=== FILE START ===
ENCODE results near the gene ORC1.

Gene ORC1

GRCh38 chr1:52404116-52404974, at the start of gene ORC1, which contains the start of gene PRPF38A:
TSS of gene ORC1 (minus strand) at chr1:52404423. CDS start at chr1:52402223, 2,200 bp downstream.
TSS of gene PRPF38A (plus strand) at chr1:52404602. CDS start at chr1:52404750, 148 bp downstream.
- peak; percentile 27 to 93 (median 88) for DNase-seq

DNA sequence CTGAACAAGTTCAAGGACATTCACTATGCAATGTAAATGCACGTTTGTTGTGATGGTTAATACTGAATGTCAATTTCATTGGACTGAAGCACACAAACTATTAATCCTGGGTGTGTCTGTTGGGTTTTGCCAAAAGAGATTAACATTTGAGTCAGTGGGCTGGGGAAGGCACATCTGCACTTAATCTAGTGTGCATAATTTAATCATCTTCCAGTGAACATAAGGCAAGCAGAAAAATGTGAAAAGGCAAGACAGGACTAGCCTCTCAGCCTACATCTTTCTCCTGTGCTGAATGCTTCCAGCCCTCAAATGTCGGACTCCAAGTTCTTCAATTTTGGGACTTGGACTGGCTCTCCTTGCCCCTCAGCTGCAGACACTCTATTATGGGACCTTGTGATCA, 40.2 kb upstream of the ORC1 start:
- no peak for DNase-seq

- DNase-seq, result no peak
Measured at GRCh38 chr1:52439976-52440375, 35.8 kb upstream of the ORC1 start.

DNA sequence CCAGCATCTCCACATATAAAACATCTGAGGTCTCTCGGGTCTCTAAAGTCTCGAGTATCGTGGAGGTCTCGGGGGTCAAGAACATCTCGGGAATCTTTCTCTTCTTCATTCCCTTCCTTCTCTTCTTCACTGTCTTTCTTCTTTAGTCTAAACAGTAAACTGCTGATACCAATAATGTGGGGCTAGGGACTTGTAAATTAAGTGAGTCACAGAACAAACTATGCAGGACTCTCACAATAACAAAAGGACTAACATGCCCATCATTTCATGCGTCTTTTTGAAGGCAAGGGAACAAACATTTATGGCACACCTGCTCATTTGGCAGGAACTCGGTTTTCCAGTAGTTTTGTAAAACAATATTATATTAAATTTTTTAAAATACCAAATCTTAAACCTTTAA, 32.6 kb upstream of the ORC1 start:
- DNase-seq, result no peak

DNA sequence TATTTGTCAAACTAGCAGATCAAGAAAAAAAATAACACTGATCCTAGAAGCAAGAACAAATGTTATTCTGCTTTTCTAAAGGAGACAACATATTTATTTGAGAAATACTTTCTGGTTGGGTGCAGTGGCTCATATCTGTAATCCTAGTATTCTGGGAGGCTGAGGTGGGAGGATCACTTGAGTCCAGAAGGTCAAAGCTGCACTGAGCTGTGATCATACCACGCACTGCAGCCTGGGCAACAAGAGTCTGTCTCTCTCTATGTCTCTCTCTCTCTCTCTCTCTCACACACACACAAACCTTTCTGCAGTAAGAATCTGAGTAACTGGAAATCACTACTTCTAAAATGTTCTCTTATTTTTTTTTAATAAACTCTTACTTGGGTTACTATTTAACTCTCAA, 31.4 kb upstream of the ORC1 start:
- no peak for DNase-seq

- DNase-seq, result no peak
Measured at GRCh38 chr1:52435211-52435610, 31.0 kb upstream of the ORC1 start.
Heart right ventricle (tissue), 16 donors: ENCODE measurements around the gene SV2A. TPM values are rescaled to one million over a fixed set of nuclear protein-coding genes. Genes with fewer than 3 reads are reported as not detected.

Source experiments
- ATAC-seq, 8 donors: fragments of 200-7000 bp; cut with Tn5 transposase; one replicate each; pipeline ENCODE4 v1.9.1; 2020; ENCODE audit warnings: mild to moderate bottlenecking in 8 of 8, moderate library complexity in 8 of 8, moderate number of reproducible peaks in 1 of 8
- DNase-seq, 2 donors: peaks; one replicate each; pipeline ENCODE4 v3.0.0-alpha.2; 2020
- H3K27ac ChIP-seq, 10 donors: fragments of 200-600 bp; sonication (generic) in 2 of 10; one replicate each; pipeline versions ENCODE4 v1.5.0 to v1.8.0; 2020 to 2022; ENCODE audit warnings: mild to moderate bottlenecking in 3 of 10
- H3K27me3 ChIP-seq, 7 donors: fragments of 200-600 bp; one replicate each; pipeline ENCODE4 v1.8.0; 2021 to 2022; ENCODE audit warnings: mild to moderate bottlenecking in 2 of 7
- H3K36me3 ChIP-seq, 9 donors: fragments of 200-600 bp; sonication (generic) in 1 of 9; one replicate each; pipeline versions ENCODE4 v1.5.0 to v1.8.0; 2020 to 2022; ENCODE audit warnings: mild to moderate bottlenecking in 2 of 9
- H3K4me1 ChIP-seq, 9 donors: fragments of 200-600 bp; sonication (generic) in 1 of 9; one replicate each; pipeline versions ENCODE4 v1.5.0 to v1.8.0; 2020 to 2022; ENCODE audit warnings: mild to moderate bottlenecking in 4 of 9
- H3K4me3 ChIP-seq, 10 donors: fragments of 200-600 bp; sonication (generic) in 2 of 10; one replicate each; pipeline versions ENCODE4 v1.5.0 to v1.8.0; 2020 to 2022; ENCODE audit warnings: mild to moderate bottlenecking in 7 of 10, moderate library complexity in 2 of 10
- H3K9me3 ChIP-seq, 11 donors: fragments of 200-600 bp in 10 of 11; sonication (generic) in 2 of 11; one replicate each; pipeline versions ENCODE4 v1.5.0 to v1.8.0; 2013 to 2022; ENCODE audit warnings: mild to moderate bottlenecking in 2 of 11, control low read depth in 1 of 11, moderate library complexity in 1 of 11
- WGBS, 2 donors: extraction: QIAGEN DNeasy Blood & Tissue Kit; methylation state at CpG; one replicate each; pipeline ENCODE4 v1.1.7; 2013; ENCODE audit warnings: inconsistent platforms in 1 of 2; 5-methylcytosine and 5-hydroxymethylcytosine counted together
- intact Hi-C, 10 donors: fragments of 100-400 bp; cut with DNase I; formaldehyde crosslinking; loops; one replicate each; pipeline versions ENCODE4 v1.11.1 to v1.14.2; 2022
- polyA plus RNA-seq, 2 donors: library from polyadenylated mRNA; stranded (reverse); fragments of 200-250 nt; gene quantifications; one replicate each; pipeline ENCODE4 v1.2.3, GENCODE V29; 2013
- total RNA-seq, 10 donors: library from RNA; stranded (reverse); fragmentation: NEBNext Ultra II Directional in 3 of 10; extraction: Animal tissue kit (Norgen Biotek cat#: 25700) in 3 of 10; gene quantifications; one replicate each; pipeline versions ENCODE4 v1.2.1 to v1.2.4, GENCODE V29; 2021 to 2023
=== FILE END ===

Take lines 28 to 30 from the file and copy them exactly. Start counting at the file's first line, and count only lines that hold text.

- intact Hi-C, 10 donors: fragments of 100-400 bp; cut with DNase I; formaldehyde crosslinking; loops; one replicate each; pipeline versions ENCODE4 v1.11.1 to v1.14.2; 2022
- polyA plus RNA-seq, 2 donors: library from polyadenylated mRNA; stranded (reverse); fragments of 200-250 nt; gene quantifications; one replicate each; pipeline ENCODE4 v1.2.3, GENCODE V29; 2013
- total RNA-seq, 10 donors: library from RNA; stranded (reverse); fragmentation: NEBNext Ultra II Directional in 3 of 10; extraction: Animal tissue kit (Norgen Biotek cat#: 25700) in 3 of 10; gene quantifications; one replicate each; pipeline versions ENCODE4 v1.2.1 to v1.2.4, GENCODE V29; 2021 to 2023